Choco’s Gratitude Tour: The Greatest Hits

Choco Pillow Framed_square
This Choco Bear pillow was placed inside the 1964 time capsule. Read the blog post to see what else was included

When I began my gratitude tour last October to help celebrate CHOC’s 50th anniversary, I had no idea that I’d meet so many cool people and see so much fun stuff.

I’ve had a blast making my way around the hospital, meeting new people and blogging about my experiences! And even better, once my 50-week tour ends next month, I’ll always have these posts to read again and remember all these awesome times.

Here’s a look at some of my favorite posts from this past year:

CHOC Campus 1964
Here’s CHOC in its early days. Read this post to learn how the hospital campus has evolved in 50 years.

Sing-a-long: The Choco Bear Song: Did you know I have my very own song? Read this post to learn the lyrics and sing along with me.

CHOC Children’s Campus: Then and Now: This post was a blast from the past! Read to learn about how CHOC’s campus has changed in the last half century.

Choco Bear’s Evolving Style: I’ve had quite a few looks since 1964. This post shows photographs of yours truly throughout the years.

Inside CHOC’s 1964 Time Capsule: CHOC staff hid a time capsule to commemorate the hospital’s opening in 1964. Read this post to see what was buried inside.  

Inside CHOC’s 1993 Time Capsule: This post gave an inside look at what CHOC tucked inside its second time capsule.

During my tour, I’ve also met many really neat people. Let me introduce you to some of the new friends I made this year:

photo-67
Meet Parker, one of my new friends I met this year. Read this post to learn more about the graduate from CHOC’s Small Baby Unit.

Parker: Meet Parker, a graduate of CHOC’s Small Baby Unit, a special part of the neonatal intensive care unit dedicated to the care of micro-preemies. When we first met, she had just celebrated her first birthday.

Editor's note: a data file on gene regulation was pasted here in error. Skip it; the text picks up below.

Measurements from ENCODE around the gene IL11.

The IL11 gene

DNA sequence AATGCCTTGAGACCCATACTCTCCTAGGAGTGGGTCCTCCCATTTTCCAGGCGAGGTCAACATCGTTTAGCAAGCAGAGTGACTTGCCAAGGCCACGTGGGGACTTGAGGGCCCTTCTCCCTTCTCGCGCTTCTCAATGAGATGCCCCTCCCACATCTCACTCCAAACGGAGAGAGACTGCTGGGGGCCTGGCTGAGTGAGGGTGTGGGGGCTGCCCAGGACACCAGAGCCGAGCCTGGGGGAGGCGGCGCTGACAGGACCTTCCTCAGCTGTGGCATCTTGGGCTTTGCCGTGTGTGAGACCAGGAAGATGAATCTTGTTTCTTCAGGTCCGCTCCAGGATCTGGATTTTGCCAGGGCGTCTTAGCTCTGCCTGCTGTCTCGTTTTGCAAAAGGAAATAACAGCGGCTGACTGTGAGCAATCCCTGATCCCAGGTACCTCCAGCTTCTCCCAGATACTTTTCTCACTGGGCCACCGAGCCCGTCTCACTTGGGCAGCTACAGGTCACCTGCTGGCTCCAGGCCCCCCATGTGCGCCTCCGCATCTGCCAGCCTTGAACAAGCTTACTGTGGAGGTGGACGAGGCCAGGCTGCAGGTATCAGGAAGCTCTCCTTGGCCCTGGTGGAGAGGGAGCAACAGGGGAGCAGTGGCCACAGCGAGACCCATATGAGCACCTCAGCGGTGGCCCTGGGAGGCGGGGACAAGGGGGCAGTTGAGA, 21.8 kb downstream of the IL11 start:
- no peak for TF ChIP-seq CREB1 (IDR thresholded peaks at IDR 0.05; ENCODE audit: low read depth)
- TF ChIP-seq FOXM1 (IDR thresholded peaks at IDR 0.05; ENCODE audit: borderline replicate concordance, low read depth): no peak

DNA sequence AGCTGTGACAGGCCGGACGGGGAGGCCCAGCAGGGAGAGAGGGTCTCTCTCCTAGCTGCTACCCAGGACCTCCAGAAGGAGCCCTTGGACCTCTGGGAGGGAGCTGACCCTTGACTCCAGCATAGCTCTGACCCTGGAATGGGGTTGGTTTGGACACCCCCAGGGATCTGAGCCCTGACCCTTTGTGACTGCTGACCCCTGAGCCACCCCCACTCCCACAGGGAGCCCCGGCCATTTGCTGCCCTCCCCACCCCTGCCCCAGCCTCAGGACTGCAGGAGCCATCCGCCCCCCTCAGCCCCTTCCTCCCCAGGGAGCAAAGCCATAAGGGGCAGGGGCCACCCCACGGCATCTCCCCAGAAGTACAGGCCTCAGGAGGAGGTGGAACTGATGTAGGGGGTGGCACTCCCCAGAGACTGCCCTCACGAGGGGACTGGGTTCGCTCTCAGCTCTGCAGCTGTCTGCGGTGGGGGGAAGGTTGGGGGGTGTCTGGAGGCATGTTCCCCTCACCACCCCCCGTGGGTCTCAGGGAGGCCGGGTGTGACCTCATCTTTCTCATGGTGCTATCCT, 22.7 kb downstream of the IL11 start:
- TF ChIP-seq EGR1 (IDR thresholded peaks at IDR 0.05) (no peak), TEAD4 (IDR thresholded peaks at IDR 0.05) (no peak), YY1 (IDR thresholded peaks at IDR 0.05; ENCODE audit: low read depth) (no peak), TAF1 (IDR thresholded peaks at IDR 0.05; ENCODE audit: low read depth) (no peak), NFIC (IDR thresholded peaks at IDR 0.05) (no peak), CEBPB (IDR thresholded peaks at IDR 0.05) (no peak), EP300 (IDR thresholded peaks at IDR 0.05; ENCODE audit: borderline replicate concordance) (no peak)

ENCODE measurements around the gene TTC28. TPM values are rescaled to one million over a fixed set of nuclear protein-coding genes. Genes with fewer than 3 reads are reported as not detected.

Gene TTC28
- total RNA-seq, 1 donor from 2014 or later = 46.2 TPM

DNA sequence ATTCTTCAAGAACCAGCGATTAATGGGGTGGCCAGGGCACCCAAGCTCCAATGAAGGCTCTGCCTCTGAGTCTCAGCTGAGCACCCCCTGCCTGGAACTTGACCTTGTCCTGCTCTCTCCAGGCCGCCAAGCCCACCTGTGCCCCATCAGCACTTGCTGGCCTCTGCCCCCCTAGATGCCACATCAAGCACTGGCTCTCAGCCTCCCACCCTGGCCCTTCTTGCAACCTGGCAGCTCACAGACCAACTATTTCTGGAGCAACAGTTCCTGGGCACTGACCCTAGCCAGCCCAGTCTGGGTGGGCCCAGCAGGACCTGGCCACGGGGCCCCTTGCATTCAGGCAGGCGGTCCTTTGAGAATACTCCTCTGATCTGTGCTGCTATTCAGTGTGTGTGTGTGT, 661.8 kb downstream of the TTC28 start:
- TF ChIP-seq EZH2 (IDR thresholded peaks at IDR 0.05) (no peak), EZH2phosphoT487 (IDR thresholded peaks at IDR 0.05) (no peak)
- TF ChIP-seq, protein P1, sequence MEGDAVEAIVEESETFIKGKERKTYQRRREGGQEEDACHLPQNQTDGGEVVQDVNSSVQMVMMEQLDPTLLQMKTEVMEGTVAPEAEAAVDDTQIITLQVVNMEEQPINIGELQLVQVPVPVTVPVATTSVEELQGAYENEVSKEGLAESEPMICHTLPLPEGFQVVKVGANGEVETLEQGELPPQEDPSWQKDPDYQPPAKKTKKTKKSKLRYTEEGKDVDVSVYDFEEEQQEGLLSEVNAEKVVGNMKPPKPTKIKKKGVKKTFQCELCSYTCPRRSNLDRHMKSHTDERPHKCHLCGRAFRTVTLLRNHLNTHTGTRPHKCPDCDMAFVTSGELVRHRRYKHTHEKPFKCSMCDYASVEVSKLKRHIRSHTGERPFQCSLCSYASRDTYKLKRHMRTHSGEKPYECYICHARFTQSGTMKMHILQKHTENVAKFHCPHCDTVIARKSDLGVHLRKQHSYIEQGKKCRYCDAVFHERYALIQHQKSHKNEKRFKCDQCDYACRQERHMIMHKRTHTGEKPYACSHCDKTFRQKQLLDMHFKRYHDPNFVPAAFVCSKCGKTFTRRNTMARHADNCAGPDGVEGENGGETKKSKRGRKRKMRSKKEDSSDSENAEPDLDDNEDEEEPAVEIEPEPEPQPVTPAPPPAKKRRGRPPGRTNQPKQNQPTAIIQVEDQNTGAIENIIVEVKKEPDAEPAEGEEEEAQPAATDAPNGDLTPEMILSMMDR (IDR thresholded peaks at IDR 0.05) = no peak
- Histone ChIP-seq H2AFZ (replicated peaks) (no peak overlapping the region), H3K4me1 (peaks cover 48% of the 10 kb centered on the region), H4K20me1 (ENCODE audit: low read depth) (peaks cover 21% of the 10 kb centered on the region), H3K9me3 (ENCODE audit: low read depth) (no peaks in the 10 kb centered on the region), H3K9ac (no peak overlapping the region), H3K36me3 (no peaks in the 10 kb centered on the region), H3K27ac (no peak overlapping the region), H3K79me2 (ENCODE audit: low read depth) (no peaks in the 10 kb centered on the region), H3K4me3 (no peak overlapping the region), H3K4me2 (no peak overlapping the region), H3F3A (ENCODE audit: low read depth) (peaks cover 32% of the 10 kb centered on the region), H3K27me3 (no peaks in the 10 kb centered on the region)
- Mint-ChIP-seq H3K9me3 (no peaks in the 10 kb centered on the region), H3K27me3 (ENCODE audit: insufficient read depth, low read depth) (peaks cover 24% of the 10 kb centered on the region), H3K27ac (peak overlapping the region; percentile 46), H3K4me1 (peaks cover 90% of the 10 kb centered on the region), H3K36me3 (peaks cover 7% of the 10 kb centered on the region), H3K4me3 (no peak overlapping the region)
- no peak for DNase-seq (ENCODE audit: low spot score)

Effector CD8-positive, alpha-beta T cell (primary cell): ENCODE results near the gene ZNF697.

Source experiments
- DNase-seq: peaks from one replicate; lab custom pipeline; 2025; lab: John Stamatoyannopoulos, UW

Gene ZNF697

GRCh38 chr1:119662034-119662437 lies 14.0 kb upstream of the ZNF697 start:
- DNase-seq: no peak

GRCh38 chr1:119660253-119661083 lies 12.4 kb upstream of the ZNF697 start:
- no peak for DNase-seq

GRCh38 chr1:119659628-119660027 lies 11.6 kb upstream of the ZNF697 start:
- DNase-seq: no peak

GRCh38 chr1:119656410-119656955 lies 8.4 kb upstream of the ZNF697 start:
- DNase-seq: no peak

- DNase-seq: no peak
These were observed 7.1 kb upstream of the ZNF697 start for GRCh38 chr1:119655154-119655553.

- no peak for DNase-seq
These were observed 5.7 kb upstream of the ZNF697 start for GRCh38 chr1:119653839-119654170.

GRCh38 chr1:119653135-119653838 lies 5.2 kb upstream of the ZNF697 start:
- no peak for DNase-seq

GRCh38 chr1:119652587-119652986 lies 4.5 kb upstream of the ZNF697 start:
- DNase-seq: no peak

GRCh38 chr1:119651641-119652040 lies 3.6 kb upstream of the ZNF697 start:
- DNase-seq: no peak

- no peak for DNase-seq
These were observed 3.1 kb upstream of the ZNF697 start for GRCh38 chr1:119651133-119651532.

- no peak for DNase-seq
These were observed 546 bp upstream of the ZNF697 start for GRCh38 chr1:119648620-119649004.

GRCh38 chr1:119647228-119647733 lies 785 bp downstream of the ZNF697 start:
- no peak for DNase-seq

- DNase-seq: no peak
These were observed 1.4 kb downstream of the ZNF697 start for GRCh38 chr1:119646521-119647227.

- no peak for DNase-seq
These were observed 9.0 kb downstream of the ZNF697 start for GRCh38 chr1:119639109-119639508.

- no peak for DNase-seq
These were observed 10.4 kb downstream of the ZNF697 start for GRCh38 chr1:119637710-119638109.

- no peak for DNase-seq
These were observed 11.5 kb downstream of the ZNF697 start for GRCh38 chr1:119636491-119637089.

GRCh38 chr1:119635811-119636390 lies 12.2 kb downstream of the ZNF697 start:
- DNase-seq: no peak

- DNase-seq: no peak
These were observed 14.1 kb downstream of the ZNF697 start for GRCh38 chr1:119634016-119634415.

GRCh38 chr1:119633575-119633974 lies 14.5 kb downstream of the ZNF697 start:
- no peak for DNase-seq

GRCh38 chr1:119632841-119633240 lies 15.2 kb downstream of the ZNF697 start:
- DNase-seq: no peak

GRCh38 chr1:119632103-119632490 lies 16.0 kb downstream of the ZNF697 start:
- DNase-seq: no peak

Bill: Bill received treatment for leukemia at CHOC in the 1970s, and went on to become a hospital chaplain in Orange County.

Josh: This young man was treated at CHOC for childhood allergies and asthma. Josh was so inspired that he became a pediatrician and performed his residency here at CHOC.

IMAGE_2
Meet Amy and Emily, two sisters who were treated at CHOC.

Amy and Emily: These ladies are sisters who both underwent treatment at the Hyundai Cancer Institute at CHOC Children’s. They are both very accomplished and so inspiring.

You can check out more posts like these from my gratitude tour at choc.org/thxchoc and look for more in coming weeks. We still have some more time until CHOC’s big day on Oct. 4, so you can bet I’ll be making the most of it.

Thank you for reading!

 

Hyundai Cancer Institute Associate Spotlight: Janet Hager, Case Coordinator

Janet Hager is case coordinator for the After Cancer Treatment Survivorship (ACTS) Program. After working in several different areas of the hospital for more than 30 years, she found her home in the Cancer Institute.

“I primarily worked with cancer patients many years ago when I worked in the ambulatory care clinic,” Janet said. “I felt drawn to working with oncology patients ever since. When the case coordinator position in the After Cancer Treatment Survivorship Program became available in 2002, I knew that it was the right move for me.”

Janet and the rest of the ACTS team have dedicated themselves to helping cancer survivors navigate life after treatment.

“It is very gratifying when we see our patients ‘graduate’ to their adult doctors,” Janet said. “Our team of doctors, nurses, and social workers couldn’t be more proud of our patients when we see that they have become savvy healthcare consumers and know how to advocate for their future health.”

Related articles:

 

Emma and Ryan Find Special Bond at CHOC

When Samantha’s daughter, Ryan, was diagnosed with acute lymphoblastic leukemia (ALL) at age 5, she wasn’t sure who would understand what they were going through. Following her diagnosis, Ryan was admitted to the Hyundai Cancer Institute at CHOC Children’s, a place she would call home for the next five weeks. Little did Ryan know that after only one day at CHOC, she would gain a friendship that will last a lifetime.